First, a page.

SANTIAGO, Chile – With no internal competition and a fractured camp on the other side of the ideological spectrum, former Chilean leader Sebastián Piñera holds the lead in the earliest of presidential polls before this November’s election.
Less than a month ago, Piñera finally announced his candidacy for the presidency after being away from the nation’s top political office since 2014. The announcement came after months of speculation during which the former leader never denied or confirmed the rumors of his return despite requests for clarification by journalists and political allies.
Piñera, a billionaire businessman, led Chile from 2010 to 2014 on behalf of the center-right National Renewal party (and the center-right to right-wing Alliance for Chile coalition). He left office with very low approval numbers.
When he left the Moneda, the presidential palace in Santiago, he said that he would not be seeking a return to the presidency in the near future (and he did not seek another term in 2014 as immediate re-election is barred by the Chilean Constitution).
As the electoral campaign neared, however, political pundits threw his name into the ring as a possible candidate given his standing as the most prominent politician of the center-right, which was already lacking in any viable candidates.
Thus, the conservative Alliance for Chile coalition, now known by the name of Chile Vamos (Let’s Go, Chile), overlooked his generally negative administration as they found in him the only high-profile candidate.
“Today, I announce my decision to present my candidacy for the President of the Republic of Chile,” the 67-year-old Piñera said at a large event in Santiago late last month that was attended by several hundred people including his party colleagues and supporters.
While he postured himself as the top figure of the opposition, he was handed a favor by the ruling center-left to left-wing New Majority. The coalition showed very little support to center-left Party of Democracy (PPD) man Ricardo Lagos, another former president (2000-2006) and highly respected political figure, and Lagos retired his candidacy in an act that pundits say will harm the New Majority’s favorability among undecided Chileans.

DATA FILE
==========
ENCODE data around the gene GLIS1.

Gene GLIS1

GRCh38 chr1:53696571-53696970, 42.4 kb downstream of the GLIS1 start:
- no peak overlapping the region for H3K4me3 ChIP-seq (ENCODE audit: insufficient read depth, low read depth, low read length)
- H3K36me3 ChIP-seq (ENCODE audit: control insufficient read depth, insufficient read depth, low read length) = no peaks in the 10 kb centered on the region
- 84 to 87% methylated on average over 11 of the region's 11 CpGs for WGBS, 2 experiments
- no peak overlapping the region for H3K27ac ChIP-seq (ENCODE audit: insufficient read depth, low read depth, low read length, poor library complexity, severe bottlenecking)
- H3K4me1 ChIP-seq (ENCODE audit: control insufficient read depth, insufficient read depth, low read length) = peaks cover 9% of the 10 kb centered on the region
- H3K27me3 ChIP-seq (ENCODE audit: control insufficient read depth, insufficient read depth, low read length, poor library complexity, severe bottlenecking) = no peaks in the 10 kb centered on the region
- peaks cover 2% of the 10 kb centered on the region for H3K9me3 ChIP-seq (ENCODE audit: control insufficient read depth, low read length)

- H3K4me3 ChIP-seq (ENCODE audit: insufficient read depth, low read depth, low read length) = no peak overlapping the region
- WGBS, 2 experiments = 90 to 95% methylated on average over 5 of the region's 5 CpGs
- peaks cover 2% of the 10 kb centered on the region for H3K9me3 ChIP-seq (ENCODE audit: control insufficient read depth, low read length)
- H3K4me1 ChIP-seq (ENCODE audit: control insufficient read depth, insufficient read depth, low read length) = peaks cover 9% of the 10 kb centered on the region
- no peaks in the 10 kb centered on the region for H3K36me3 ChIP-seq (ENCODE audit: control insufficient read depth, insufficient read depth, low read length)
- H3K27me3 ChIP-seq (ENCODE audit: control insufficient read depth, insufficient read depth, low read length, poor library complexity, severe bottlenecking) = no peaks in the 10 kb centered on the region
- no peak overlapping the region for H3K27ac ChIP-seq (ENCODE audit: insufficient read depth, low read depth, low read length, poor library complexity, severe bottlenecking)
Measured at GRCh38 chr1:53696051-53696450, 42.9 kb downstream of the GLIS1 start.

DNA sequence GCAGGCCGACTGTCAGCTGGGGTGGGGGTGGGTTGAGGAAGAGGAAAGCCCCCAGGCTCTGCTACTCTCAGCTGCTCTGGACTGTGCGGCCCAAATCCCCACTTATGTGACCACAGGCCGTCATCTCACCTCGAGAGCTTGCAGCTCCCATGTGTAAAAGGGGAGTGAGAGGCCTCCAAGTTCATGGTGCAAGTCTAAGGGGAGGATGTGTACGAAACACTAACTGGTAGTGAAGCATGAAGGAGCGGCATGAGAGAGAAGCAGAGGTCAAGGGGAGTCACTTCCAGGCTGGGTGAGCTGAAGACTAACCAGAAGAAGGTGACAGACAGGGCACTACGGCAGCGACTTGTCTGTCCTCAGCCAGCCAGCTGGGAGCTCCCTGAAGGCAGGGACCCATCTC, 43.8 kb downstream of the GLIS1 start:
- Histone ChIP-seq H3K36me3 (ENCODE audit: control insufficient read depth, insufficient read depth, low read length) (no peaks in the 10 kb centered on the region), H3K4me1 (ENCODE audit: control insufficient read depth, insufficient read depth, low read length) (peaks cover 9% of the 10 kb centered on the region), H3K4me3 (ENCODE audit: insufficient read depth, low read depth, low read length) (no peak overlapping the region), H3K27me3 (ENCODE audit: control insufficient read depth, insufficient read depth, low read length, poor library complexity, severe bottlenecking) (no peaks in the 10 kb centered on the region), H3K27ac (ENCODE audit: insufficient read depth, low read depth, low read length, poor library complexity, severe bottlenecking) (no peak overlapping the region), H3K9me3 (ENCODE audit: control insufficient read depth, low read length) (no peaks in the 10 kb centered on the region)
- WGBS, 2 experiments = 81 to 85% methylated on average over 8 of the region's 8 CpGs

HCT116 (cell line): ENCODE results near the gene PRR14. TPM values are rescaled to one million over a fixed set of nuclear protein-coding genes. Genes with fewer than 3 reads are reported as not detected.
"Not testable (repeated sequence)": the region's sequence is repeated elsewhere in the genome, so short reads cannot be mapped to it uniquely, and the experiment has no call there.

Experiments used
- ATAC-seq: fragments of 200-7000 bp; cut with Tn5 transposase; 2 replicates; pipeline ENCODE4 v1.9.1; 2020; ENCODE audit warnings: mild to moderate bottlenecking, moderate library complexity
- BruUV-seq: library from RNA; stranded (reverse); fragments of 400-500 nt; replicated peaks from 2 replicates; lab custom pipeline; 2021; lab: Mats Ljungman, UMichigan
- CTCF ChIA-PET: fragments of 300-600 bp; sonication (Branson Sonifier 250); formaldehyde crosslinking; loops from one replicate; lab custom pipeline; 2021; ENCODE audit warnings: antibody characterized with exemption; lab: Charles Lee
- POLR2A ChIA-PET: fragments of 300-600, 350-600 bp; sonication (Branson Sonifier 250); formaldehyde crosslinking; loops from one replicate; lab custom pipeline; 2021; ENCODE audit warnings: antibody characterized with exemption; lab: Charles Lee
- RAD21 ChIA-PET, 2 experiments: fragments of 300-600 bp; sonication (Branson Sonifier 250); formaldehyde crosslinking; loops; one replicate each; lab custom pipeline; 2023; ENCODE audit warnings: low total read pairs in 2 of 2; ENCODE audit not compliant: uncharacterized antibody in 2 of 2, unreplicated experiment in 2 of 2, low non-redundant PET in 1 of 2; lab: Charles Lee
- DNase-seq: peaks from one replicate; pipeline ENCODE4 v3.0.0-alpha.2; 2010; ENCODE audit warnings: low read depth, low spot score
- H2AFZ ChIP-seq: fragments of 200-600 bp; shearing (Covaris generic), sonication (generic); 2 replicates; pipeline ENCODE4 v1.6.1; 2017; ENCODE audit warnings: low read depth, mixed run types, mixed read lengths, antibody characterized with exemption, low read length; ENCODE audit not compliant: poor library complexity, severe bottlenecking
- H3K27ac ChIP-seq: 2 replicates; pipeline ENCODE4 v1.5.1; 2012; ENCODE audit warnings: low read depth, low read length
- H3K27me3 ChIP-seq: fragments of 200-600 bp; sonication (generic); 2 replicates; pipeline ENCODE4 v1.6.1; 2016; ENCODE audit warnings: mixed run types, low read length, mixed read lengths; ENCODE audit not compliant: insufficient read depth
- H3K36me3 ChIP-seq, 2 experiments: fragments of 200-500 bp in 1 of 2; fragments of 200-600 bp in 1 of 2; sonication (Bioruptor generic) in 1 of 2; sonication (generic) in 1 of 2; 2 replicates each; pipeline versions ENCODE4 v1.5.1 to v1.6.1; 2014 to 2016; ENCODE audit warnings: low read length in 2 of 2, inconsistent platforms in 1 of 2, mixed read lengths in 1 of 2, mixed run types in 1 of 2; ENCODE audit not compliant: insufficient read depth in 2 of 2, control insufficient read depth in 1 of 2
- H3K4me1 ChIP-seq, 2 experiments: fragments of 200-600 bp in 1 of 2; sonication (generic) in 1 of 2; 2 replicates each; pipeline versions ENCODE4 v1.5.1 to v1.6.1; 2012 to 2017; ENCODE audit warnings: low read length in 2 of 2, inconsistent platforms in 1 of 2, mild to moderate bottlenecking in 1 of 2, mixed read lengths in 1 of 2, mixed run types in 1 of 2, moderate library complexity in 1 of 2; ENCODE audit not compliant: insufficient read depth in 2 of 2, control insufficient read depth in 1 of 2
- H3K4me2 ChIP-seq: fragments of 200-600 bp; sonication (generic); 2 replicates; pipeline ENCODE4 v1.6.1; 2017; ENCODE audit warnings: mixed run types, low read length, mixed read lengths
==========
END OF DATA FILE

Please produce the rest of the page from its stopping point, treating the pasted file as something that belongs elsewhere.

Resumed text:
Instead, the New Majority decided to throw most of its support behind Alejandro Guillier, a respected journalist and radio/television political commentator that is technically an independent but is allied with the center-left Social Democrat Radical Party. Guillier has been serving as a Senator for the northern Antofagasta Region since 2014.
In stepping aside, Lagos said that he realized that not everyone shared his political vision and the coalition did not “converge around his project.”
In saying this, Lagos did offer a word of warning: “It is obvious, like the way others did not share my vision, that others in the coalition do not share the same urgency in facing this threat that seeks to strategically disperse the progressive forces in Chile and usher in a wave of mercantilist and conservative restoration that may last for many years.”
The coalition’s preference of Guillier over Lagos means that, once again, Piñera is the highest-profile name in the election. Combined with incumbent Michelle Bachelet’s low approval rating and a very united Chile Vamos coalition firmly behind him, Piñera has jumped out to an early lead.
According to a poll carried out by agency Cadem and published on April 17, Piñera was the candidate with the highest intention of votes with 24 percent, despite the fact that he is facing two investigations currently concerning a conflict-of-interest case with his financial holding company while he led Chile. Guillier, on the other hand, was second in the poll with 17 percent of the vote.